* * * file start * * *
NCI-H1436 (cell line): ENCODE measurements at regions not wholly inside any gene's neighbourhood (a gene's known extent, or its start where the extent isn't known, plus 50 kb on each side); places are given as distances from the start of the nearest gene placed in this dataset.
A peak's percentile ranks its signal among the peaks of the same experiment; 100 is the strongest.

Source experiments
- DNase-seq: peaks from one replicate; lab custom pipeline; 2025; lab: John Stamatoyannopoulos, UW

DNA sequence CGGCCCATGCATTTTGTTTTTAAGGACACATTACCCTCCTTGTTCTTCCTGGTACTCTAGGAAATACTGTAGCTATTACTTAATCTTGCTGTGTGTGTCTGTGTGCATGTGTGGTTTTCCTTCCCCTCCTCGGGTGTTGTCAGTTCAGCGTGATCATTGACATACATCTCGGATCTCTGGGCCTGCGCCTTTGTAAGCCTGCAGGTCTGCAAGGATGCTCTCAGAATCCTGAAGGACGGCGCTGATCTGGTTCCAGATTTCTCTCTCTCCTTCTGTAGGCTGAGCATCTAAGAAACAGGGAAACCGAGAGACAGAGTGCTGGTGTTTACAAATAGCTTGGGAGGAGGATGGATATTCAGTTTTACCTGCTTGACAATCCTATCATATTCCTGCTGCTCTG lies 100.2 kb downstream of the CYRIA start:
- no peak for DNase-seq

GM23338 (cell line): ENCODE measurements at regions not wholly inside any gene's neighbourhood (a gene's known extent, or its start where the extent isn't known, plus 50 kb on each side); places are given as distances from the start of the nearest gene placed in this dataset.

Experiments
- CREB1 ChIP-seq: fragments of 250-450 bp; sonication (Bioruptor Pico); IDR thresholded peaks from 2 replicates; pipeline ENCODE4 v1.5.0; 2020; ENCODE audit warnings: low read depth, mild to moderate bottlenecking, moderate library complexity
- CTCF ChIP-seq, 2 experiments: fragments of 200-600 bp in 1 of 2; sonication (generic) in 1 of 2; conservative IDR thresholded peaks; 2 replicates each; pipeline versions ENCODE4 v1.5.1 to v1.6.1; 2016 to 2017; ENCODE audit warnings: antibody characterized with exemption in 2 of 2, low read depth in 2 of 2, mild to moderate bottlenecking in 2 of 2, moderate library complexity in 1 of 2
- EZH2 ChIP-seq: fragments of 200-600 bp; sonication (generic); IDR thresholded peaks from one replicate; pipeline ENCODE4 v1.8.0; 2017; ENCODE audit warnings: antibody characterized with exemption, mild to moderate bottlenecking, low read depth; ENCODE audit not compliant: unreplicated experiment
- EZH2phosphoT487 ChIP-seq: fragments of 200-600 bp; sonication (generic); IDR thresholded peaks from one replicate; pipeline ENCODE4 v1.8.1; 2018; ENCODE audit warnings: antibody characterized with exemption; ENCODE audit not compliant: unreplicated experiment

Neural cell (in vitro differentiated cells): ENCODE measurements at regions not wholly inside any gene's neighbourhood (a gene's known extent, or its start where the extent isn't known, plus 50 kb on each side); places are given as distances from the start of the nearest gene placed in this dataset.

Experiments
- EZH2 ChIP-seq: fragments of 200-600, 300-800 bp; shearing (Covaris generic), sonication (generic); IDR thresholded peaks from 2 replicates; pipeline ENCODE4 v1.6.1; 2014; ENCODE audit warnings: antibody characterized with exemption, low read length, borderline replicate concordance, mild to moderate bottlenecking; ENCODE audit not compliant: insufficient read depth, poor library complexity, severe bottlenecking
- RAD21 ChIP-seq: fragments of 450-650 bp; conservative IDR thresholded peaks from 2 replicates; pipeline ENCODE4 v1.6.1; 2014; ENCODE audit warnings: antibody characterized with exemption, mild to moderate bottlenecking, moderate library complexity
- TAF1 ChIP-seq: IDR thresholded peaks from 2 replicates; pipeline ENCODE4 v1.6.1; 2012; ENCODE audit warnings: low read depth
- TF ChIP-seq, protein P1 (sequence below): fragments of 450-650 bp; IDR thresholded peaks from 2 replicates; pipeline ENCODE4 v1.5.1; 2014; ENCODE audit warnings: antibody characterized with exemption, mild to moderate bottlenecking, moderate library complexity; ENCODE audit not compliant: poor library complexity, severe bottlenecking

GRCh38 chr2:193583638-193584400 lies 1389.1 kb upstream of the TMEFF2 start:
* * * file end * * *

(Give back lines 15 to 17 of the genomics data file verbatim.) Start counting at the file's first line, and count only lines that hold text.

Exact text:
- EZH2 ChIP-seq: fragments of 200-600, 300-800 bp; shearing (Covaris generic), sonication (generic); IDR thresholded peaks from 2 replicates; pipeline ENCODE4 v1.6.1; 2014; ENCODE audit warnings: antibody characterized with exemption, low read length, borderline replicate concordance, mild to moderate bottlenecking; ENCODE audit not compliant: insufficient read depth, poor library complexity, severe bottlenecking
- RAD21 ChIP-seq: fragments of 450-650 bp; conservative IDR thresholded peaks from 2 replicates; pipeline ENCODE4 v1.6.1; 2014; ENCODE audit warnings: antibody characterized with exemption, mild to moderate bottlenecking, moderate library complexity
- TAF1 ChIP-seq: IDR thresholded peaks from 2 replicates; pipeline ENCODE4 v1.6.1; 2012; ENCODE audit warnings: low read depth